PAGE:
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Manhattan residents sue over planned busway

A coalition of residents representing several Manhattan neighborhoods has sued New York City, contending planned transportation changes both will adversely impact them and that the city violated the law.

The city is planning to launch a crosstown busway on 14th Street and construct bike lanes on 12th and 13th streets. But in their lawsuit, residents of Chelsea, the Flatiron District and the West Village argue that the city violated state environmental laws because it didn’t thoroughly review how blocking cars along 14th Street will affect surrounding neighborhoods. 

Resident and local governments often find themselves at odds, and the result is that residents initiate litigation against their local government to preserve resident rights, and endure that neighborhoods are preserved in the manner the community demands. 

If your community is at odds with your local government, Bashian P.C. can help. 

“The Plans being addressed here are the government thumbing its nose at the views of residents and the character of three neighborhoods in order to speed up busses by one or two miles per hour and promote use of bicycles,” reads part of the court filing.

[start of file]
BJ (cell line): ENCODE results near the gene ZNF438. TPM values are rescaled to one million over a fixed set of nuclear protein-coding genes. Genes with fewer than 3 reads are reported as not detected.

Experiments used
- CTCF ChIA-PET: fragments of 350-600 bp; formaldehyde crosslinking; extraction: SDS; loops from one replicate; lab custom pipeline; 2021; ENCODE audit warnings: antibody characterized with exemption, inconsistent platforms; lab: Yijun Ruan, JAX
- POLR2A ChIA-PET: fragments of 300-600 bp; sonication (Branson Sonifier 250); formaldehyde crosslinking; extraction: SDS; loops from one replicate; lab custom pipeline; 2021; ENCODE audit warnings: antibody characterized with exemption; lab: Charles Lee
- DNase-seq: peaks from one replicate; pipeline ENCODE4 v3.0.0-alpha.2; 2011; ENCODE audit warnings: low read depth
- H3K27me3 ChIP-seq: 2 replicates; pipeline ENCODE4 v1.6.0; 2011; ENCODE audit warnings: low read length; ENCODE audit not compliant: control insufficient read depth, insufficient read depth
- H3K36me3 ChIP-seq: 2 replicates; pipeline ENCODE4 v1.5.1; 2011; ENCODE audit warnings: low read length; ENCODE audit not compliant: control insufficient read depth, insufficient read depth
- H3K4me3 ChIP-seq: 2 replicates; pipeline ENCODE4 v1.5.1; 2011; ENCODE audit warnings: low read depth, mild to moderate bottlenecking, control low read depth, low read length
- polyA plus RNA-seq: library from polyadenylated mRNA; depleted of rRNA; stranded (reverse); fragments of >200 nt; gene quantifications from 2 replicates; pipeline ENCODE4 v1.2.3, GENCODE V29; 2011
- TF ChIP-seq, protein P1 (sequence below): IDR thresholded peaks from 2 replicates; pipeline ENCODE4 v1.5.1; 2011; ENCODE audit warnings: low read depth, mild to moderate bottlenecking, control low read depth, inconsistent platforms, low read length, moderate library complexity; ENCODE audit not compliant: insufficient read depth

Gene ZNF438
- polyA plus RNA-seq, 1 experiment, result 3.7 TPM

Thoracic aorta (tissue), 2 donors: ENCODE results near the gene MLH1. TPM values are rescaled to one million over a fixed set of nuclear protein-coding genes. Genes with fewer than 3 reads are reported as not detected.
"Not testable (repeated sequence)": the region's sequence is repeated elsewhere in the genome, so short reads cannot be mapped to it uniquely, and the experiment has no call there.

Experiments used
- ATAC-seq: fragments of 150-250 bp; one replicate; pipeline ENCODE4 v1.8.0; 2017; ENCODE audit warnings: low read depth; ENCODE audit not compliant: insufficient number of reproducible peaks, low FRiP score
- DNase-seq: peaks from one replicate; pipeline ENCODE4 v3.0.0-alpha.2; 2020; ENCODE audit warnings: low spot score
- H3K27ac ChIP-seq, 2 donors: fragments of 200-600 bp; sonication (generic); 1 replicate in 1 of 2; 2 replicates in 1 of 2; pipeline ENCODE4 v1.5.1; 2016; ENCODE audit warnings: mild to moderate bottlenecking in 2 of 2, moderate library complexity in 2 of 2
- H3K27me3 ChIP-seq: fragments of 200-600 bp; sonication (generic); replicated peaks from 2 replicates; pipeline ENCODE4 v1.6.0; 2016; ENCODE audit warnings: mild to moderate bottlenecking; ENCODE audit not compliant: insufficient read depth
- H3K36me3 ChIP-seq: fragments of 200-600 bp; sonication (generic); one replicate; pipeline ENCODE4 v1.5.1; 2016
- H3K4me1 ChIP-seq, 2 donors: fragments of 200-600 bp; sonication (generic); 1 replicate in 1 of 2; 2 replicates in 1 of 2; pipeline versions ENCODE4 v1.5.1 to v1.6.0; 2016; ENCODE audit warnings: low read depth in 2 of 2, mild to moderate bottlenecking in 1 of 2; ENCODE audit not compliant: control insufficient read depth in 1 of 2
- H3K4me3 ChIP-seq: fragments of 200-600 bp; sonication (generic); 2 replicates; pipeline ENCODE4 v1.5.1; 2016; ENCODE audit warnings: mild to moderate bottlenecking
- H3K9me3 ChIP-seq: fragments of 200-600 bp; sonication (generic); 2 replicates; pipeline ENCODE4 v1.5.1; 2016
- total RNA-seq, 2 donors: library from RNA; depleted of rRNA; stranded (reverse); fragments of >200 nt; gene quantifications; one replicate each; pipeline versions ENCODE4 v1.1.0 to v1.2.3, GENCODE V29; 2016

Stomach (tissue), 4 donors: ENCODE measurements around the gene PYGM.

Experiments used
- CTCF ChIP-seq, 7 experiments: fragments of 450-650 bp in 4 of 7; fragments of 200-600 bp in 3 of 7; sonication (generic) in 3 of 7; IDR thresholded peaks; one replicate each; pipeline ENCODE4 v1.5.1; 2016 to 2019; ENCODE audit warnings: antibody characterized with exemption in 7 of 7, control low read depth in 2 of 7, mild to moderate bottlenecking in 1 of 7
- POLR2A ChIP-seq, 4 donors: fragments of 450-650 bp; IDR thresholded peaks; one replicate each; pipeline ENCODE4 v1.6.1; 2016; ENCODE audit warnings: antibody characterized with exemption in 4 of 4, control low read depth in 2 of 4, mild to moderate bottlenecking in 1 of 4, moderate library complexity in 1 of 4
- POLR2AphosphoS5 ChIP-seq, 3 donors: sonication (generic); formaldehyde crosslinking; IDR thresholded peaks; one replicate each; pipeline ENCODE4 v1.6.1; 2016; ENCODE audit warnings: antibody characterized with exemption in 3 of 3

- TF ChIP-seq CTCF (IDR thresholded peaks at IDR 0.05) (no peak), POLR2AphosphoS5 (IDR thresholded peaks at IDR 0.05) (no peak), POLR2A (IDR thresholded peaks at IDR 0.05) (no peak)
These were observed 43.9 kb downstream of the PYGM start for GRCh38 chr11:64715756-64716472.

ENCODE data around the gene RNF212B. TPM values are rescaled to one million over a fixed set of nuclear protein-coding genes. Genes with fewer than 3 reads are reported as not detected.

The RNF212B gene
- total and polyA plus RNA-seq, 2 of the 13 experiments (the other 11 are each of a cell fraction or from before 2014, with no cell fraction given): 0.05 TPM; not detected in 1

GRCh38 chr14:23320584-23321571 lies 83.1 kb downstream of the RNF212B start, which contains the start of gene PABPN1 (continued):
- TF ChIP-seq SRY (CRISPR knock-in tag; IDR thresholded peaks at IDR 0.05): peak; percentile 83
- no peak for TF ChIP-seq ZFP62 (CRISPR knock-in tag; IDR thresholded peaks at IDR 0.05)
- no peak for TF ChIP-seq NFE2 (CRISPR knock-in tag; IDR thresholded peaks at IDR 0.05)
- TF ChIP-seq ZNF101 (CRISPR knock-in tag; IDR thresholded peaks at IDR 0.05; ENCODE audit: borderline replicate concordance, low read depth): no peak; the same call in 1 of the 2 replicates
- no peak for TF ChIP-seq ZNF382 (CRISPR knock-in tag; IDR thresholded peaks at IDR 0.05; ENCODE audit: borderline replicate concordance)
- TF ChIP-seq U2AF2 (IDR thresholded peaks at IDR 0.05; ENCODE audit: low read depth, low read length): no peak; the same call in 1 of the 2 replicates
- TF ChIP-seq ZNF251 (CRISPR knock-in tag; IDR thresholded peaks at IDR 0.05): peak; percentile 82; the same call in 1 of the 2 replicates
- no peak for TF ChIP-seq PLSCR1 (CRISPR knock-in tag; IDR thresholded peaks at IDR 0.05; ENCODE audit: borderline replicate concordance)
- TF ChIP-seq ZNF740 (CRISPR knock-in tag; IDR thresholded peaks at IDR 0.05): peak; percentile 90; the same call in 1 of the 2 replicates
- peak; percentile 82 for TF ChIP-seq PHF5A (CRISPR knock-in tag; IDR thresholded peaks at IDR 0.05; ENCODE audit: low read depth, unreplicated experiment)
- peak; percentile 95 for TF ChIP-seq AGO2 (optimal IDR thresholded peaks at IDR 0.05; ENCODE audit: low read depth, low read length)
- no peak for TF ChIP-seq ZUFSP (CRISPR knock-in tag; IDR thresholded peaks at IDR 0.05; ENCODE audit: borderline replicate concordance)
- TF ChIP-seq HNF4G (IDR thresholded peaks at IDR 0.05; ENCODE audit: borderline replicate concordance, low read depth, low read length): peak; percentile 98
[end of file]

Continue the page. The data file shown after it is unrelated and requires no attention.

The suit further contends that the buses would block traffic from moving on 14th Street, bringing “horrific traffic jams” along with noise and air pollution.

The busway will be in place when the L train is shut down between Manhattan and Brooklyn for repairs. It is scheduled to open on July 1 and run from 6 a.m. to 10 p.m. each day, limiting through traffic to trucks and buses only. Passenger cars will be severely restricted.

The city said about 27,000 daily riders will experience an increase in bus speeds of 30 percent.

When people buy or rent real estate in a pricey city such as New York, the decisions are not made lightly. Traffic patterns and ease of access are one of the many factors that figure into a decision about where to live. Residents have a right to sue to try to block a project that they believe will impact their quality of life.

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